Don’t Try To Steal Computer Tablets

Photo: JIS Photographer Minister of State in the Ministry of Science, Technology, Energy and Mining (MSTEM), Hon. Julian Robinson (left), experiments with the classroom feature on one of the tablets to be used in the Tablet In Schools pilot project, at a JIS Think Tank held on Thursday, August 14. Chief Executive Officer of eLearning Jamaica Avrill Crawford (right); and Technical Services Manager at GeoTech Vision Enterprises Limited, Dean-Ray Grant, also participated in the session.

Story Highlights

  • As the Government prepares to roll out the Tablets in Schools pilot project in September, the Ministry of Science, Technology, Energy and Mining, is ensuring that security features are installed on the devices, which will protect them in the event of loss or theft.
  • The security features allows for the devices to be remotely disabled.
  • The instruments can be traced to within inches of their location, making it easy for the police to retrieve them and apprehend the persons in possession of them illegally.

As the Government prepares to roll out the Tablets in Schools pilot project in September, the Ministry of Science, Technology, Energy and Mining, is ensuring that security features are installed on the devices, which will protect them in the event of loss or theft.

Minister of State in the Ministry, Hon. Julian Robinson, said the security features allows for the devices to be remotely disabled. In addition, the instruments can be traced to within inches of their location, making it easy for the police to retrieve them and apprehend the persons in possession of them illegally.

Mr. Robinson, who was addressing a JIS Think Tank on Thursday, August 14, said his recommendation to anyone who is contemplating stealing one of the tablets, is to “forget it.”

“The tablet is of no value or use to someone, who may want to steal it. If someone steals the tablet it can be tracked and traced using GPS technology, so you can find out where the person is physically and it can narrow it down to a building and you can also shut down the tablet and wipe off the content. So, we want to make it very clear to persons, who may have nefarious intentions, that there is really nothing to gain by trying to steal one of these tablets,” he stated.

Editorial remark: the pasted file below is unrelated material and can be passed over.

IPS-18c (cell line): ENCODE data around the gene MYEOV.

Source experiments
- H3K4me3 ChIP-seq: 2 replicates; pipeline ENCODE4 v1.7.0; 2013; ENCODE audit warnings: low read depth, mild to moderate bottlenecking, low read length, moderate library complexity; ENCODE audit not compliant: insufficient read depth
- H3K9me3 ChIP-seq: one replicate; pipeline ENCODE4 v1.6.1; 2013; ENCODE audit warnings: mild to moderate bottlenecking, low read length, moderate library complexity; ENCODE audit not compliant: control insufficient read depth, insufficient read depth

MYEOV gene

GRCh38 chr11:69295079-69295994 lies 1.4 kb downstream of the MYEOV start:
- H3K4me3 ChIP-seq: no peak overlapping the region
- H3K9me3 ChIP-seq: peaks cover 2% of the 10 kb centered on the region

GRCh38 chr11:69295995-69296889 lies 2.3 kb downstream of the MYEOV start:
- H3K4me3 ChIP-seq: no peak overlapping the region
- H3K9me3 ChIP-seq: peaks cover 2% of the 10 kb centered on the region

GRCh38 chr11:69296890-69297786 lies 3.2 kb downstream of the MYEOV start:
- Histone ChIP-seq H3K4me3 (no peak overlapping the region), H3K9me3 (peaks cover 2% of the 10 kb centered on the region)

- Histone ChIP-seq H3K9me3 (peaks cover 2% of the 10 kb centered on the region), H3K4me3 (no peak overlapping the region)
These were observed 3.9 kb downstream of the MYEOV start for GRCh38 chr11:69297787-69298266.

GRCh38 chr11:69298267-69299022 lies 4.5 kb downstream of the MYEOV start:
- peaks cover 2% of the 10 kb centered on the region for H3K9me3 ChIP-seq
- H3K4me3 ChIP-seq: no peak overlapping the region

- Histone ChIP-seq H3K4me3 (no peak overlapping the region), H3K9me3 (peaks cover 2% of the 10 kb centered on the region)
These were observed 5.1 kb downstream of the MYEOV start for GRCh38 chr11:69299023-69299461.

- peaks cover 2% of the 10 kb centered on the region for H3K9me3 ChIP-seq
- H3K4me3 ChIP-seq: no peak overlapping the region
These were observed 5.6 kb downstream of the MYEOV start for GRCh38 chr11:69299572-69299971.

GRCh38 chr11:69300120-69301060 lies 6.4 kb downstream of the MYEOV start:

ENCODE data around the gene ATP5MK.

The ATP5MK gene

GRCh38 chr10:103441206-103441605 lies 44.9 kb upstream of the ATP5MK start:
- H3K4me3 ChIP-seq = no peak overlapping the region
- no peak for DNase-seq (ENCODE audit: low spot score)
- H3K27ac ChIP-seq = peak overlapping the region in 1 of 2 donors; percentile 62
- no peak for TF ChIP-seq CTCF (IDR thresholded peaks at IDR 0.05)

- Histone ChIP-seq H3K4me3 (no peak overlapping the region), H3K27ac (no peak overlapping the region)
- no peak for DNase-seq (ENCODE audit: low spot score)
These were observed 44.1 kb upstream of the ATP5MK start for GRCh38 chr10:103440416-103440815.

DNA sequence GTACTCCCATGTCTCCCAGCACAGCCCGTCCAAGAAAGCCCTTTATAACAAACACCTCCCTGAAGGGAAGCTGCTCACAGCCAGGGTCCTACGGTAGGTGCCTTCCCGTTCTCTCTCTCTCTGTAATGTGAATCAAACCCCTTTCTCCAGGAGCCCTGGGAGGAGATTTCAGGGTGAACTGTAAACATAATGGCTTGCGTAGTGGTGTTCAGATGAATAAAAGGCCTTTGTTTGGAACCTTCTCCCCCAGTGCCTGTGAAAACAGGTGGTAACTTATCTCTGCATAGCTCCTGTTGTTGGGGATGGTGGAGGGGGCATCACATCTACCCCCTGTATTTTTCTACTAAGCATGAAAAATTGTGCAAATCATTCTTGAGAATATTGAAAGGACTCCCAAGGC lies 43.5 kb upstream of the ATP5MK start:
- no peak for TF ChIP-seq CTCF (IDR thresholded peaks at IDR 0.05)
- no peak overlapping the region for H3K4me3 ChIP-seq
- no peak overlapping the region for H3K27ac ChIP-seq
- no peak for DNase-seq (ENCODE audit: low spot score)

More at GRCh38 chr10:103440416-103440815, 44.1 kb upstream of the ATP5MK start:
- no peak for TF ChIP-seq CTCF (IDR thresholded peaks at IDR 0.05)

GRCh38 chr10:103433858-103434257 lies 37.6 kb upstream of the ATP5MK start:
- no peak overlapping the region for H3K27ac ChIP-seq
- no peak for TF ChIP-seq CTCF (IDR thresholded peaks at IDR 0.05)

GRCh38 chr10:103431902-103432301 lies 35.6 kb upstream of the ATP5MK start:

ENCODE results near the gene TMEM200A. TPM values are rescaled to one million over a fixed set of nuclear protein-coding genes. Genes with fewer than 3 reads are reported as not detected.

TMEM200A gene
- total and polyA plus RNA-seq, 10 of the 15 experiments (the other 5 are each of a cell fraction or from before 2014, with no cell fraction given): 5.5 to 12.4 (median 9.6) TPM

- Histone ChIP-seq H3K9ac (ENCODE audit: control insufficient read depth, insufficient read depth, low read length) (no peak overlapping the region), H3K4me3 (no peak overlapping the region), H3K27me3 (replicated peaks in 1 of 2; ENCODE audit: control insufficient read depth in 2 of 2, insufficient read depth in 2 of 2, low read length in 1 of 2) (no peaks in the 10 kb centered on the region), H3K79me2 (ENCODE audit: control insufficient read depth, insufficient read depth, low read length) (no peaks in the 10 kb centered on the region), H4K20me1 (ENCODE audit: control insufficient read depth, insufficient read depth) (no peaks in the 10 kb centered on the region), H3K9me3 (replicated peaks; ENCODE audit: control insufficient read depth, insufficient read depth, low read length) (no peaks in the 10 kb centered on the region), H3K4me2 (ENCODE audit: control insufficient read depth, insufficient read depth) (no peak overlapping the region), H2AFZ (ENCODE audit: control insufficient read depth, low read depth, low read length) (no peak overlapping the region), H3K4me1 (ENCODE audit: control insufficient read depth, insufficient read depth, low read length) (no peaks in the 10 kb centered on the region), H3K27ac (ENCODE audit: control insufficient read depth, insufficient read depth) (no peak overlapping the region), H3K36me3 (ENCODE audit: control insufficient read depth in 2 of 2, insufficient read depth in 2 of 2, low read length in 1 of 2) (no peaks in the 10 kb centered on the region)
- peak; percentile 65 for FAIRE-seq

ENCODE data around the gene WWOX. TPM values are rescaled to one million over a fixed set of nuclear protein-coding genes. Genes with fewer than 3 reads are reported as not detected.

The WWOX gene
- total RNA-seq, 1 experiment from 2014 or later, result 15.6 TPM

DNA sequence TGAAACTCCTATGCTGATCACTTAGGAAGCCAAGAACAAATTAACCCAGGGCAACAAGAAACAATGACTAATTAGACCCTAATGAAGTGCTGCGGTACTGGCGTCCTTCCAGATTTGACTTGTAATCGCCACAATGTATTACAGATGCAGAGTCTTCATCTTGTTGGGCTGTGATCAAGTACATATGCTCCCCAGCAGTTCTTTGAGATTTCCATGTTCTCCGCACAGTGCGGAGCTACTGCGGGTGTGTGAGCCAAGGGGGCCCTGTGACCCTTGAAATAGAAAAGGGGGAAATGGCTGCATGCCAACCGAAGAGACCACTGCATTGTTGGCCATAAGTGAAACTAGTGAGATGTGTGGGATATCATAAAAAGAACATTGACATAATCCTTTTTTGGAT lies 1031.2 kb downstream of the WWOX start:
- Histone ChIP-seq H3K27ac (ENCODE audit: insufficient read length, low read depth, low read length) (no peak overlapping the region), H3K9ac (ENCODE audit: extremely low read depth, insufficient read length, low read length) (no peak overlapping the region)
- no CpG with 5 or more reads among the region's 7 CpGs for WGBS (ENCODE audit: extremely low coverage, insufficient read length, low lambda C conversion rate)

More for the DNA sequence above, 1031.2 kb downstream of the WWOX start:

Approximately 25,000 tablets will be issued to students in 38 schools from the infant to tertiary level during the pilot project, which is being funded by the Universal Service Fund in the amount of approximately $1.2 billion.

Mr. Robinson informed that the students will be allowed to take home the tablets to facilitate doing their assignments and to get familiar with them. He is advising parents to immediately report loss or theft of the devices.

“We recognize it is a risk. We are conscious of it and there is a special security committee that is anticipating and addressing these issues… we have to try and mitigate all the concerns as best as possible and that is why we have placed a lot of emphasis on the security aspect so persons know there is no value in stealing these tablets,” he pointed out.

The State Minister said that the project is part of Government’s investment in “our children’s education for the future,” and expressed the hope that issues of theft will not arise. “But we are preparing for it just in case,” he stated.

A demonstration by one of the tablet providers, GeoTech Vision Enterprise Limited, showed how a tablet could easily be isolated and shut down by remote, rendering the instrument useless, even if the person has a code or has technical knowledge of the instrument.

GeoTech’s Technical Service Manager, Dean-Ray Grant, explained during the demonstration that the tablet can only be used again after verification by the school, the Ministry and the provider, who will then re-activate the instrument.

JIS Social